Four Messages

Book, Music, and Lyrics by Ned Massey; Directed by Edward Lysaght

Ned Massey in FOUR MESSAGES. Photo by Stephen Dobay.

BOTTOM LINE: A new autobiographical musical about a folk/rock musician, bursting with sincerity and filled with many beautiful melodies.

Four Messages is a musical look at singer/songwriter Ned Massey’s life and the series of unfortunate things that he refuses to let keep him down. An abusive childhood, a bipolar music career, and a failed marriage bombard Massey’s life path. But the once “next Bob Dylan” won’t give up.

Performed by Massey and two other actor/singer/musicans, Christopher Sutton and Sarah Hund, Four Messages immediately breaks the fourth wall and invites the audience in, a la a concert in an intimate venue. Massey plays almost every song in the show, at the very least adding accompaniment and usually also singing directly out to the audience (his guitar is always close at hand). His deep, soulful voice accurately supports the struggles he talks of during the narrations in between songs.

The orchestrations also include Sutton on guitar and Hund on violin. The three make an exquisite string section, which is only trumped by the moments they sing together (which there aren’t enough of, in my humble opinion). The final song includes a haunting harmony that was the musical highlight of the night for me.

An earlier version of this show, called Bloodties, played at NYMF in 2010. Though this current version is revised -- and I didn’t see the previous incarnation -- it still doesn’t feel complete, or like the final stop in the show’s journey. Thematic quandaries and structural inconsistencies obstruct Four Messages from exposing the universality at the show’s core, and it doesn’t resonate as deeply as it could. For example, Act I unfolds in the aforementioned concert style, but then at the end of the act Massey passes the proverbial baton to Sutton, and Act II involves a more fully realized musical structure, with Sutton playing Ned and Hund playing Ned’s girlfriend Kate. Though both acts are engaging, the reason for the shift is unclear.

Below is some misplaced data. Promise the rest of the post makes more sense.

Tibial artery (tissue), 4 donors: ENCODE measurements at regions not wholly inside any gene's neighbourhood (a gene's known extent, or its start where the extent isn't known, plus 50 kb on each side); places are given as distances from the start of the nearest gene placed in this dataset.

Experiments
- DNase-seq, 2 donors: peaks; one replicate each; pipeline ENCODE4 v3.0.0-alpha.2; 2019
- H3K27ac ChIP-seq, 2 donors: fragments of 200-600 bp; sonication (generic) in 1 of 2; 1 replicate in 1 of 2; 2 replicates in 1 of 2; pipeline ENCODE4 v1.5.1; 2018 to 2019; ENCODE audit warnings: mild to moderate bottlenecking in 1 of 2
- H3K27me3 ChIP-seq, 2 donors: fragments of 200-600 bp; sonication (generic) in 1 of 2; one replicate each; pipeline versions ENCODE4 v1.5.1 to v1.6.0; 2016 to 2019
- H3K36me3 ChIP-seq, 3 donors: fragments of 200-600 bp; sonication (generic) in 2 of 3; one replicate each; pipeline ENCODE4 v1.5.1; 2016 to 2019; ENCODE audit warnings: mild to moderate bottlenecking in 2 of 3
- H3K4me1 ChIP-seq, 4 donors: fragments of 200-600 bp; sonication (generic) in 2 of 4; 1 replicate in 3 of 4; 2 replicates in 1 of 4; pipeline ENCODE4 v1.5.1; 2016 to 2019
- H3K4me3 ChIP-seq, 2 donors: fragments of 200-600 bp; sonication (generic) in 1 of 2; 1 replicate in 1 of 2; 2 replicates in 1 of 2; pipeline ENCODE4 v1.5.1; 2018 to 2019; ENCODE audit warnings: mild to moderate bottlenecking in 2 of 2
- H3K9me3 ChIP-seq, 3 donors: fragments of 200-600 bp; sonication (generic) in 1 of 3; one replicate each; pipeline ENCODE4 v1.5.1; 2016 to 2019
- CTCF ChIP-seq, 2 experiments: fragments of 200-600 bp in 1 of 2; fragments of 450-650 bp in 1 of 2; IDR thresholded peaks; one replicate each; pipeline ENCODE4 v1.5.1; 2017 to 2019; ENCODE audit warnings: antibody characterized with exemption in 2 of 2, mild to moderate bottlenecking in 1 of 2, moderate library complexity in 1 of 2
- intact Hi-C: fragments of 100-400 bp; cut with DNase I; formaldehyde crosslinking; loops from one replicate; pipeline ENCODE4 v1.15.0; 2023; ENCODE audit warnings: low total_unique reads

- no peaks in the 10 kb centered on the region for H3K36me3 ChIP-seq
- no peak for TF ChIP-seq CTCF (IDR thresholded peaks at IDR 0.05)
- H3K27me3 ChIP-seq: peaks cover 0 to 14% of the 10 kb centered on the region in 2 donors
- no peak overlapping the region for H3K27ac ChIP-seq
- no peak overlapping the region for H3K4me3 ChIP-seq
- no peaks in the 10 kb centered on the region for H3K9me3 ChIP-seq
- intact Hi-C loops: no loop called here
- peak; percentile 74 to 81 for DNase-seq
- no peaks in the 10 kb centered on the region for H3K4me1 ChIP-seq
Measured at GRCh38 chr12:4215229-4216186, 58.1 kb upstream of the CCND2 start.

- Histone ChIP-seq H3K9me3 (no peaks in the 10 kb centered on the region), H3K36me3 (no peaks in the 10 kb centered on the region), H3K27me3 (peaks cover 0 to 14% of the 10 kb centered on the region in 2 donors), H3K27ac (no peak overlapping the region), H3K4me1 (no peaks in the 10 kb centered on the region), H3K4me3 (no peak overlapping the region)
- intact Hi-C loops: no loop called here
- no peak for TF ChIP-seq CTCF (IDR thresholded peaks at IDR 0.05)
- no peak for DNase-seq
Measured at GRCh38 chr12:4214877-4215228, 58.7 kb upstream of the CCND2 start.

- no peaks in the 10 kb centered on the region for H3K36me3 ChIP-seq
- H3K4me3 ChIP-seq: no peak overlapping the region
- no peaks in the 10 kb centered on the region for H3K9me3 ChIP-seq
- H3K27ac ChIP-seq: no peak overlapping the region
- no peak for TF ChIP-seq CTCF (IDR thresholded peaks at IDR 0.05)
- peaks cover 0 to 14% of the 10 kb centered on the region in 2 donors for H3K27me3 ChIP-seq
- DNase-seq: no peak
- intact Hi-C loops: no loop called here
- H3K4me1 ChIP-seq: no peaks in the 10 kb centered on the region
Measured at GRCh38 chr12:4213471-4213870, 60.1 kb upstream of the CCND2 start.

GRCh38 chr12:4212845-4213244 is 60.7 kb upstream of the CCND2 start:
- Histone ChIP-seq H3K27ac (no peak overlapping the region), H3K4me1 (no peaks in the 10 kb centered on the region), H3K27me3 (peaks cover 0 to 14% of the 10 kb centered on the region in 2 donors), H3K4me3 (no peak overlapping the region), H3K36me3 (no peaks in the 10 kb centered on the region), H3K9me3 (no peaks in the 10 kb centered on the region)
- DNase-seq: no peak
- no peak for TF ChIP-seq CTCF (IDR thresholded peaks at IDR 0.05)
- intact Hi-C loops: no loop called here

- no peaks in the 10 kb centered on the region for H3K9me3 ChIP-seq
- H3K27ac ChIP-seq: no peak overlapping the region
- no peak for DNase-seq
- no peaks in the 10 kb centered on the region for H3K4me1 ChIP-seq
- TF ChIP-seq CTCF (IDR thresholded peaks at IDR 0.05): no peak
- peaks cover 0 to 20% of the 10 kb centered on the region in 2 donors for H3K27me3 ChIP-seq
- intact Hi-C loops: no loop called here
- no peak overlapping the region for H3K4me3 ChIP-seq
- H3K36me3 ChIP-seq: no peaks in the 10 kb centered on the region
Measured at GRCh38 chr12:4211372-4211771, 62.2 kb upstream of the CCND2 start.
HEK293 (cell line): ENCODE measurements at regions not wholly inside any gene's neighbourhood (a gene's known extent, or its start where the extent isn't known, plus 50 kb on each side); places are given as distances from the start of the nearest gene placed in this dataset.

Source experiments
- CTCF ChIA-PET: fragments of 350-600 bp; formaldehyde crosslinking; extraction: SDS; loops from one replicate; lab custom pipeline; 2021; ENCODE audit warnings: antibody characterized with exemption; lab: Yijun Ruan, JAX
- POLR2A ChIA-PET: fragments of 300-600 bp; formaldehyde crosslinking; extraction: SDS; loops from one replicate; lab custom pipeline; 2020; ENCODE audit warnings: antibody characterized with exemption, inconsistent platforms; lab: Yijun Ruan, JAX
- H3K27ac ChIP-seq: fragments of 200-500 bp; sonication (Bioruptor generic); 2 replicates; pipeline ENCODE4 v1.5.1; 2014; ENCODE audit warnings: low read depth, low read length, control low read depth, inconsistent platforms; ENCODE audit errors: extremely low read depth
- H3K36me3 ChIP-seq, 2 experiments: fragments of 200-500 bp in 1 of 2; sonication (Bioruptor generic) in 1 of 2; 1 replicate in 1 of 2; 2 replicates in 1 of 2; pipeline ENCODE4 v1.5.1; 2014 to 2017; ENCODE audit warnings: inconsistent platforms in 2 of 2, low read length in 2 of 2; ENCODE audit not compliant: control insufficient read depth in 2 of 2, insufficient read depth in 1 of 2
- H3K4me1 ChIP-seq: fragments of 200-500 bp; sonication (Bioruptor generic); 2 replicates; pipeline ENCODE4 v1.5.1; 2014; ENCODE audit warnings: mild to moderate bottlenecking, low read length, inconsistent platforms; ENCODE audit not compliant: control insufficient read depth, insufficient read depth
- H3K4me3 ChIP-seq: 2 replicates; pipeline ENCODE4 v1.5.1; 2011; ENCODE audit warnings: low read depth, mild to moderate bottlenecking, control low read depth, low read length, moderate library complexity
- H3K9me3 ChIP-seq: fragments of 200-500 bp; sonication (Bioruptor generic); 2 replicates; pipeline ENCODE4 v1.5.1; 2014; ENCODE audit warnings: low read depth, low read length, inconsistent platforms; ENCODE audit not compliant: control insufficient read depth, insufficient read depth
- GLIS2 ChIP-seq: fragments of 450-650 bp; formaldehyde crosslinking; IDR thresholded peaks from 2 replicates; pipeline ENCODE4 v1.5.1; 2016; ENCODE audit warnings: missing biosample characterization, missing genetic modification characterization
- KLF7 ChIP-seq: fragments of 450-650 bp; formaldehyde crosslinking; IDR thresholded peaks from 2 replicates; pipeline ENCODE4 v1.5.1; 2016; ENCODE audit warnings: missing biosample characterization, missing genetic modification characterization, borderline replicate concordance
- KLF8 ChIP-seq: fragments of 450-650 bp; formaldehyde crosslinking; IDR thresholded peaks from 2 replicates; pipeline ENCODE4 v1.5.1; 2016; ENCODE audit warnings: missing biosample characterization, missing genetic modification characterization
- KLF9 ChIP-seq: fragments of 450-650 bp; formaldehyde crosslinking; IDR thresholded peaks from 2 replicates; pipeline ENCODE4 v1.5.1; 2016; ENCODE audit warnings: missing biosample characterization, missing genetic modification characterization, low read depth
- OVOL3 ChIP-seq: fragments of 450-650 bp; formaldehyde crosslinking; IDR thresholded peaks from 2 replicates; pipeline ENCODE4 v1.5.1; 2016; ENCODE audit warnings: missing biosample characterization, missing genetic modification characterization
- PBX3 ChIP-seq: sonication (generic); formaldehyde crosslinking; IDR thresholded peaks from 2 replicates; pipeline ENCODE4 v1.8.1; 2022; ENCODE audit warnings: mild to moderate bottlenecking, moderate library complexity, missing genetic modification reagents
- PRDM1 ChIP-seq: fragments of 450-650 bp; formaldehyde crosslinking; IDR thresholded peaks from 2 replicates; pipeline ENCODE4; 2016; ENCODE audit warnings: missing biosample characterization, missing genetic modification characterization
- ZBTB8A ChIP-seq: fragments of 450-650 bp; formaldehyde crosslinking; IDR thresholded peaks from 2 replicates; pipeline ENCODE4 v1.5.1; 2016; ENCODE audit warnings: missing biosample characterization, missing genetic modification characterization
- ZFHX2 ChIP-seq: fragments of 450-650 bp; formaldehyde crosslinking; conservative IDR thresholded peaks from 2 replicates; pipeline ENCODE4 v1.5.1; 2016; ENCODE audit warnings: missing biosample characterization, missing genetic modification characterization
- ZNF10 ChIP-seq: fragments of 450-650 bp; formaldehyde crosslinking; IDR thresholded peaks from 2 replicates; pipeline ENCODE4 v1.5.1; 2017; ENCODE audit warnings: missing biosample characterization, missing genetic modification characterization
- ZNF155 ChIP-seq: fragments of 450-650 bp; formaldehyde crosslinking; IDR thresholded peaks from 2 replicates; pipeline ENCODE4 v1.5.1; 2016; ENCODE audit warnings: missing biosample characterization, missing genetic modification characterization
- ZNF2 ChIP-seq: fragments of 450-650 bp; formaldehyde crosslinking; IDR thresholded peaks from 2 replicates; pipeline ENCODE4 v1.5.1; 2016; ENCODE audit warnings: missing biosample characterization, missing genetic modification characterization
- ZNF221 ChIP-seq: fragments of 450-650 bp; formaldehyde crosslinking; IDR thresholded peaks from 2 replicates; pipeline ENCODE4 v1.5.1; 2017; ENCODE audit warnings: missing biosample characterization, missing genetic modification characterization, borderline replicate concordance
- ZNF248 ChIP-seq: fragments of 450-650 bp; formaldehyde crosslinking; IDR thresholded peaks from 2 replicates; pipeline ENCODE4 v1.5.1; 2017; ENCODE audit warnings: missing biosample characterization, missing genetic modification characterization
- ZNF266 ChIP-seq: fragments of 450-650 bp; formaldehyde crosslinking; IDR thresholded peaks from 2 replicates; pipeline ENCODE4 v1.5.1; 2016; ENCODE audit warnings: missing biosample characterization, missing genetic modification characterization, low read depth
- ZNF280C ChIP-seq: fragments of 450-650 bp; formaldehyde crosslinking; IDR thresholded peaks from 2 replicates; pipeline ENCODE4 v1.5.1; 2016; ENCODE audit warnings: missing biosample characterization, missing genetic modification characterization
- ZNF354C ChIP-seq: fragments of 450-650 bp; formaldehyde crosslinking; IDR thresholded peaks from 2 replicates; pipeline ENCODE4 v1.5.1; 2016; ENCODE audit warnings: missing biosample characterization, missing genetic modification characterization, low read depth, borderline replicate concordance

But Four Messages is about a musician, and the music is at the heart of the piece. Massey’s songs evoke Springsteen and Dylan, the musicians he was compared to early in his career, though they uniquely blend a folk component that makes it all a little earthier. The catchy melodies feel comfortable in a theatre setting, though there is never a sense that these songs were theatricalized to meet musical theatre expectations. I sincerely hope Four Messages continues to grow and develop, because Massey’s story of a life of artistic pursuits is completely worth relaying. And if nothing else, his music commands the attention of a larger audience.

(Four Messages plays at the Studio Theatre at Theatre Row, 410 West 42nd Street, through May 4, 2013. Performances are Tuesdays at 7PM, and Wednesdays through Saturdays at 8PM. Tickets are $19.25. To purchase tickets visit or call 212.239.6200.)